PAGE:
News: Coast Guard to improve response capability, interagency operations with WatchKeeper software
Story by Petty Officer 1st Class Shawn Eggert
ANCHORAGE, Alaska - Coast Guard personnel from Sector Anchorage, Alaska, and agency partners from the 176th Air Defense Squadron, State of Alaska Emergency Operations Center and Alaska Department of Environmental Conservation met June 10-11 to take their first look at WatchKeeper, a software system designed to allow multiple agencies to simultaneously monitor port security concerns and communicate strategies for interagency operations.
WatchKeeper is the Coast Guard’s response to the need for Interagency Operations Centers in key ports identified by the Department of Homeland Security in the Security and Accountability for Every Port Act of 2006. The system coordinates and organizes port security information to help DHS and federal, state and local maritime partners make the best use of their resources to keep America’s ports safe.
“By working with our federal, state and local partners, WatchKeeper will provide a tracking system showing positions of Coast Guard and partner agency response boats in the event of a maritime emergency,” said Mike McNeil, command duty officer, Sector Anchorage command center. “In addition to tracking vessel traffic and storing information about vessels using our waterways, the system will identify assets closest to an emergency before we even pick up the phone to request assistance. This software improves our ability to respond with our partners to search and rescue cases and affirms our commitment to port safety.”
WatchKeeper allows for Coast Guard and agency partners to identify and track vessels and share information on the fly over a shared connection. When distance, infrastructure and other challenges don’t allow for agencies to share a location, this virtual Interagency Operations Center ensures unity of effort. Graphic provided by U.S. Government Accountability Office.
Aside from the Alaska Air National Guard and State EOC, the Coast Guard hopes the software will draw interest from the Alaska Marine Exchange and other agencies before it officially goes online. WatchKeeper is already active in 36 U.S. ports from Guam to Jacksonville, Fla., where Coast Guard personnel have partnered with Customs and Border Protection agents to vet commercial vessels and control the flow of traffic in and out of the busy port.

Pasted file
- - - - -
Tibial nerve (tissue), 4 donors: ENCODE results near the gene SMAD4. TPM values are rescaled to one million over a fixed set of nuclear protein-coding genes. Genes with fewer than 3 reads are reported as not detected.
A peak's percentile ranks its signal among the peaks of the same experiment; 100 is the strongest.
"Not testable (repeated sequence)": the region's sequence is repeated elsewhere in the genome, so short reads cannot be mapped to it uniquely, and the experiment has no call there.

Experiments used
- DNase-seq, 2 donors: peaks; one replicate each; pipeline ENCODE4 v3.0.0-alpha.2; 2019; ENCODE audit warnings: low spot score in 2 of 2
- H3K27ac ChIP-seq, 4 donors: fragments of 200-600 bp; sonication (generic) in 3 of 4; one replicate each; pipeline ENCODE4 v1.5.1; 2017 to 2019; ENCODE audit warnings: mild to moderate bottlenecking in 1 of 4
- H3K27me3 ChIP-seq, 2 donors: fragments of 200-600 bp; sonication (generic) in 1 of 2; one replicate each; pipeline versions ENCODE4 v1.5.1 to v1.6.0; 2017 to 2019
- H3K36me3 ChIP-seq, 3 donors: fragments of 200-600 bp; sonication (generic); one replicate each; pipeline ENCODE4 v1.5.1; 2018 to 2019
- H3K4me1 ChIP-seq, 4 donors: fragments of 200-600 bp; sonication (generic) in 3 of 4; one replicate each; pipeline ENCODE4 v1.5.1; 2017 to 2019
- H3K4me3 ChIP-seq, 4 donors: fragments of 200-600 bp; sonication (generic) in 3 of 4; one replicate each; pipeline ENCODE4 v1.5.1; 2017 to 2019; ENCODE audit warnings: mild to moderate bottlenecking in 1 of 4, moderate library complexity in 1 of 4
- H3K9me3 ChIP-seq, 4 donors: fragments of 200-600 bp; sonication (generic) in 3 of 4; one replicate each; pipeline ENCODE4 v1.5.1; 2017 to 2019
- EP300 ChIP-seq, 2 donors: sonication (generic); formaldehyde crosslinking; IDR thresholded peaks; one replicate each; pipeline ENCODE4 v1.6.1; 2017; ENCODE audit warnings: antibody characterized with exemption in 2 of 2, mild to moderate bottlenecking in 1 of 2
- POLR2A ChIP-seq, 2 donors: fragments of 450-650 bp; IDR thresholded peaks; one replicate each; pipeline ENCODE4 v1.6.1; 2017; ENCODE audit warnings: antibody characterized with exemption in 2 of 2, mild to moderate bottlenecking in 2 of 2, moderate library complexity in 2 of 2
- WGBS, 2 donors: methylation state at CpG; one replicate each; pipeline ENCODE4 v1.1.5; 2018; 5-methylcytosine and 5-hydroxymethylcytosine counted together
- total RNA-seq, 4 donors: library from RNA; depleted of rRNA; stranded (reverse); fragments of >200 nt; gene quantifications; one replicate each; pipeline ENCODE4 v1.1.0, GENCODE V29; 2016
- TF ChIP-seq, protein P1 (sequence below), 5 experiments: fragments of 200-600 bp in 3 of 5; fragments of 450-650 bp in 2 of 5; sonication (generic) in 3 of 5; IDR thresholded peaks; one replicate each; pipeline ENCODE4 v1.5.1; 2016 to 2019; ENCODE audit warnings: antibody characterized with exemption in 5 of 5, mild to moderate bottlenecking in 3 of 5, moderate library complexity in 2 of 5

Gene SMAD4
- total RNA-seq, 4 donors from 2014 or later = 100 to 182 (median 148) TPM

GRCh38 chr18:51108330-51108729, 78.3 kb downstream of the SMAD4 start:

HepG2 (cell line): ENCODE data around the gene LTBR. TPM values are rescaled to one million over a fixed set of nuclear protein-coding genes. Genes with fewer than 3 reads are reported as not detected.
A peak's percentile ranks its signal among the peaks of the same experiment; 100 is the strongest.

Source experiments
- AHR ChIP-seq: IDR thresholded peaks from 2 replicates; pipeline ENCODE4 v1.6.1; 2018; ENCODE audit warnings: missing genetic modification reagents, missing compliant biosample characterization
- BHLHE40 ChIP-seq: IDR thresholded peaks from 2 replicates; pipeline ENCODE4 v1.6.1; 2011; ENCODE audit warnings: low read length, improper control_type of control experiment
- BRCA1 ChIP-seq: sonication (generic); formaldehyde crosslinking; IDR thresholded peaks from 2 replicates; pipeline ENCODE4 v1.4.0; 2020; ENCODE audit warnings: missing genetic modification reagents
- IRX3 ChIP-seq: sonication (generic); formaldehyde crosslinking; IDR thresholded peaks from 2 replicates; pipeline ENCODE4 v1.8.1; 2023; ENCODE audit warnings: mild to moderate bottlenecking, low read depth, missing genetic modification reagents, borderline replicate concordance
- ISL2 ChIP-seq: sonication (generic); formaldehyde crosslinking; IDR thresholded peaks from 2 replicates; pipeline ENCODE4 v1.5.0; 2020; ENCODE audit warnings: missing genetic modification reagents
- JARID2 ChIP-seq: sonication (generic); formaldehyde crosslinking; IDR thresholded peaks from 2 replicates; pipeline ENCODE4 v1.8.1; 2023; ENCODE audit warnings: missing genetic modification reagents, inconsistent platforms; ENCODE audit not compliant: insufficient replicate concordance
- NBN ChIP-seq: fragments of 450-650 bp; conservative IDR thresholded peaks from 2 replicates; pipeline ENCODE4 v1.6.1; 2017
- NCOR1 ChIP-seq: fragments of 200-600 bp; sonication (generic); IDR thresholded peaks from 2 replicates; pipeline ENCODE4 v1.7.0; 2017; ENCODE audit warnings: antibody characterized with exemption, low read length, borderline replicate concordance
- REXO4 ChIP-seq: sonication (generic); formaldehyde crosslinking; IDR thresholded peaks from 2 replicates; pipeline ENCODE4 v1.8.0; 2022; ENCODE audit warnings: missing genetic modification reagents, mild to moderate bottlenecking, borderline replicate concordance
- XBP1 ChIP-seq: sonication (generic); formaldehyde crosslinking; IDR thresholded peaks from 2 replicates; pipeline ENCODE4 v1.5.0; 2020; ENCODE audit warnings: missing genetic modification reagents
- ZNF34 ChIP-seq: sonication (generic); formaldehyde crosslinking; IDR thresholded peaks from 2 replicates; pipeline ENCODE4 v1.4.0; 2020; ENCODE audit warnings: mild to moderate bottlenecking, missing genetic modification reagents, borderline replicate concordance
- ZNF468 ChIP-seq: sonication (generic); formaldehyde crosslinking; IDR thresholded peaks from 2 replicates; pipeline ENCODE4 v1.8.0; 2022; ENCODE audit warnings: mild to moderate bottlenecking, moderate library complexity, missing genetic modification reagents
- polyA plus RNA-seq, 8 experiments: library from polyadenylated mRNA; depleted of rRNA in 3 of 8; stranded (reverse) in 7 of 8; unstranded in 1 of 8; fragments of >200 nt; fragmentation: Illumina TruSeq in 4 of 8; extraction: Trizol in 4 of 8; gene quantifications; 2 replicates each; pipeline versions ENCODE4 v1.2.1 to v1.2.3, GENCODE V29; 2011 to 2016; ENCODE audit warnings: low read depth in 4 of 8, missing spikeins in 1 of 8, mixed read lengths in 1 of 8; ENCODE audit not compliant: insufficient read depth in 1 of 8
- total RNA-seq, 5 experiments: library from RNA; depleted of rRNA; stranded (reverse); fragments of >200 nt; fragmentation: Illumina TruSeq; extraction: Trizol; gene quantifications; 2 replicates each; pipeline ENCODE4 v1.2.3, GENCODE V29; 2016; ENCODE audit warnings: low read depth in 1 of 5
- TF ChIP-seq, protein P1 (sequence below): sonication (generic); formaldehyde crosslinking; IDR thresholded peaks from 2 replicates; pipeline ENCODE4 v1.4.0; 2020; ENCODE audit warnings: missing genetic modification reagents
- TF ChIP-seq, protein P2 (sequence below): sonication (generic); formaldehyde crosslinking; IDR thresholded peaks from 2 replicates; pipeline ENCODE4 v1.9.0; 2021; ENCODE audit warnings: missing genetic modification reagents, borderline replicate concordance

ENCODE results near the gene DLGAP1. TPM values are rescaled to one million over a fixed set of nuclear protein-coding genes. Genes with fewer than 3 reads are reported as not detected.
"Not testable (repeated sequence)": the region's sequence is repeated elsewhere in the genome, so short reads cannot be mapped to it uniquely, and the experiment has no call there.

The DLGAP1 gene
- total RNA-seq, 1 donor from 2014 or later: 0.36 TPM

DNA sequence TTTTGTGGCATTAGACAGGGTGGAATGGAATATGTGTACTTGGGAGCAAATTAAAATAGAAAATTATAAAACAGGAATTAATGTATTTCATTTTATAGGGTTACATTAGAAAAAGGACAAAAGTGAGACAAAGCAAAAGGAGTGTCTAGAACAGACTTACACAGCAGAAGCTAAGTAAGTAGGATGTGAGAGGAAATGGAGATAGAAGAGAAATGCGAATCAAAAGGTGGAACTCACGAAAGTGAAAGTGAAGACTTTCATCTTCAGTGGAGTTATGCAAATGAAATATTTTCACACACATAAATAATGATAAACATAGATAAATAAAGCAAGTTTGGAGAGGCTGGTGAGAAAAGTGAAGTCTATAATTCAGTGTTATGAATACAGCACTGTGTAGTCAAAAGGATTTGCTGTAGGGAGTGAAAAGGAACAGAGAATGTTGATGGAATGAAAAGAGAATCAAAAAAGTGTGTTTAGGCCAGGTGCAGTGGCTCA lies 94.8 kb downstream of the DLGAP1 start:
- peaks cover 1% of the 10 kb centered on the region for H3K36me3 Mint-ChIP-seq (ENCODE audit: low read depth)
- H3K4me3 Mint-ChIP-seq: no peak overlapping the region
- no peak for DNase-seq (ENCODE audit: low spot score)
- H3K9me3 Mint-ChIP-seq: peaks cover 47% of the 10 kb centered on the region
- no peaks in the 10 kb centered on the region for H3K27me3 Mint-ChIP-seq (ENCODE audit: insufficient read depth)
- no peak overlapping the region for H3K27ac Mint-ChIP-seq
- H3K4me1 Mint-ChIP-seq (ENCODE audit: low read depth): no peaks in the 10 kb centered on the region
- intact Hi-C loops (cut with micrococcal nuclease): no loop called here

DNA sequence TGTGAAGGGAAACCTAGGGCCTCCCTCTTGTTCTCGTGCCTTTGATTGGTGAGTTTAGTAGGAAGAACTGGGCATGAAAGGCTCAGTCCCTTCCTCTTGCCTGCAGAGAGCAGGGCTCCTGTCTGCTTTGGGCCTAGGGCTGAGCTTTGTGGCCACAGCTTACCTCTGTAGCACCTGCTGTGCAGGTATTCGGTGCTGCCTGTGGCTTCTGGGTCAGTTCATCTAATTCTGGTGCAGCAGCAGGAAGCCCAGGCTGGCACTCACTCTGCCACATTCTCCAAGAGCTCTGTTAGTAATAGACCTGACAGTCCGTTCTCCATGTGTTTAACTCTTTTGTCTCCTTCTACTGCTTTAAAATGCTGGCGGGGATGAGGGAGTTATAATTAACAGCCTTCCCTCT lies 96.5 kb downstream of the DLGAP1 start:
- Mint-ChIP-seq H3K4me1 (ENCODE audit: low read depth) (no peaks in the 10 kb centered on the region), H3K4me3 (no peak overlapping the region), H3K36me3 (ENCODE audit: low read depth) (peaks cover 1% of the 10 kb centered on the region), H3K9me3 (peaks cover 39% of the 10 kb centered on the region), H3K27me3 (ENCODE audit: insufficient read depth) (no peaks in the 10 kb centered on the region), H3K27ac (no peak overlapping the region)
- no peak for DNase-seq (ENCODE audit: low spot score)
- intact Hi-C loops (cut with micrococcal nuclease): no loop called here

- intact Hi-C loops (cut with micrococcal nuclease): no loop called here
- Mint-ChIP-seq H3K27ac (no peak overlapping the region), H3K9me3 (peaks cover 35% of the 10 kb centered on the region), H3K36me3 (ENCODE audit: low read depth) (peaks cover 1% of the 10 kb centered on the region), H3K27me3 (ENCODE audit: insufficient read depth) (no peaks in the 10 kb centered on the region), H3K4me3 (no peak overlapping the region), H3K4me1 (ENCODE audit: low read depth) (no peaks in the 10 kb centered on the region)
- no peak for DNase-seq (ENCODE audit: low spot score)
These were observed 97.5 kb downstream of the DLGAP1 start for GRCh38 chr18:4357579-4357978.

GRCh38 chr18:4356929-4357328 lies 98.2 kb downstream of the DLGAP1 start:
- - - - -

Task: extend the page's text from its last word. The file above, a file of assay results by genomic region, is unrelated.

“WatchKeeper will be another useful tool in our toolbox,” said Brian Mitchell, emergency management specialist II, SEOC. “The vessel tracking and identification provided by the system and being able to share information about a response with other agencies in real-time over the computer should prove to be very useful during an incident.”
An official date for the implementation of the software hasn’t been set but Coast Guard officials expect the system to be up and running by autumn 2014, and the agencies involved in the software introduction meeting seemed impressed by what lays ahead.
“We’re looking to better integrate with other homeland defense agencies, and we’re highly interested in many of the Coast Guard systems WatchKeeper uses to record vessel manifests and track locations in order to expand our own maritime domain awareness and provide greater protection to Alaska,” said Capt. Nicholas Dillon from the 176th Air Defense Squadron. “WatchKeeper seems like a first step in the right direction.”
This work, Coast Guard to improve response capability, interagency operations with WatchKeeper software, by PO1 Shawn Eggert, identified by DVIDS, is free of known copyright restrictions under U.S. copyright law.